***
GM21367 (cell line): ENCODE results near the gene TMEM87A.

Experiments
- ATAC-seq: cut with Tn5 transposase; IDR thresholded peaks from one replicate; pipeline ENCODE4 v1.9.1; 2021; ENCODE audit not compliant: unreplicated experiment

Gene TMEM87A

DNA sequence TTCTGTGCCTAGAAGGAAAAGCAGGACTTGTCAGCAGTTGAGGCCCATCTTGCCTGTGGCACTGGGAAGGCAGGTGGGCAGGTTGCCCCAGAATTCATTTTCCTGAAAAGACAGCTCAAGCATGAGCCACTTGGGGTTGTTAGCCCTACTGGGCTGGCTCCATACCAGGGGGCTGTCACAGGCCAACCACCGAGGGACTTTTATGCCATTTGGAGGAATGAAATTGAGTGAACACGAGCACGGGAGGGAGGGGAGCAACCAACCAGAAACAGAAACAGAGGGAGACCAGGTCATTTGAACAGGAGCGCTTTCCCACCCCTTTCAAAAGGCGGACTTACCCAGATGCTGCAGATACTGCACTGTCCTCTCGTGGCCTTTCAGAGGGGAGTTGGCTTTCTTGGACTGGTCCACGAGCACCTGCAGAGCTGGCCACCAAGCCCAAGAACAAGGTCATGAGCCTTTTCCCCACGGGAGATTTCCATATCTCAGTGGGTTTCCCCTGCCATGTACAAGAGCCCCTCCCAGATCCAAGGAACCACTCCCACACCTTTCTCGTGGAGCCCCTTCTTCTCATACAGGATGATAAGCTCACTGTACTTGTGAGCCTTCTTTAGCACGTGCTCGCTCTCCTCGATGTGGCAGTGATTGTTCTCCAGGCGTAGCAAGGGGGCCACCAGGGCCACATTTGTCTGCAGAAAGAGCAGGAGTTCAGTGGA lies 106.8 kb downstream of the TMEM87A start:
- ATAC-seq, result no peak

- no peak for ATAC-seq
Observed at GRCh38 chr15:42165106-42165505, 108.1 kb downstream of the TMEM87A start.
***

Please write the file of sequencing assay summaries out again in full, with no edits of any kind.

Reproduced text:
GM21367 (cell line): ENCODE results near the gene TMEM87A.

Experiments
- ATAC-seq: cut with Tn5 transposase; IDR thresholded peaks from one replicate; pipeline ENCODE4 v1.9.1; 2021; ENCODE audit not compliant: unreplicated experiment

Gene TMEM87A

DNA sequence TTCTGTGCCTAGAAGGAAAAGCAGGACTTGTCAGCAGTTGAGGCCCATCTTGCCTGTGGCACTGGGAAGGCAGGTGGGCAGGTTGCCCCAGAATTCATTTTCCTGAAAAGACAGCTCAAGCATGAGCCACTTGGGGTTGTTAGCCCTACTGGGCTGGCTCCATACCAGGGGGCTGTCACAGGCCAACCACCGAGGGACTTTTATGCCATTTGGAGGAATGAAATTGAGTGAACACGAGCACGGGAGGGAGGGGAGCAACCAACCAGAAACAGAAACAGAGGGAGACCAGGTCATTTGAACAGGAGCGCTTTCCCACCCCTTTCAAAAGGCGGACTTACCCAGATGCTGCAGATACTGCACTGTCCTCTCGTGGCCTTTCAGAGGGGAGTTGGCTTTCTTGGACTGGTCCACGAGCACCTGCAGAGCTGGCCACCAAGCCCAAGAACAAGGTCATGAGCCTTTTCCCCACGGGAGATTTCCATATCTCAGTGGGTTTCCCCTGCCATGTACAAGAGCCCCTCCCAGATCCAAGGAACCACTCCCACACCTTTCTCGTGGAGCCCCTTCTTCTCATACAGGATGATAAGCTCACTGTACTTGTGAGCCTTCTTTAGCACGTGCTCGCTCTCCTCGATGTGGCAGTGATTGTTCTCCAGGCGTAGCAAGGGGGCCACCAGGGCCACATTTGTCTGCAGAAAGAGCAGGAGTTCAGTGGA lies 106.8 kb downstream of the TMEM87A start:
- ATAC-seq, result no peak

- no peak for ATAC-seq
Observed at GRCh38 chr15:42165106-42165505, 108.1 kb downstream of the TMEM87A start.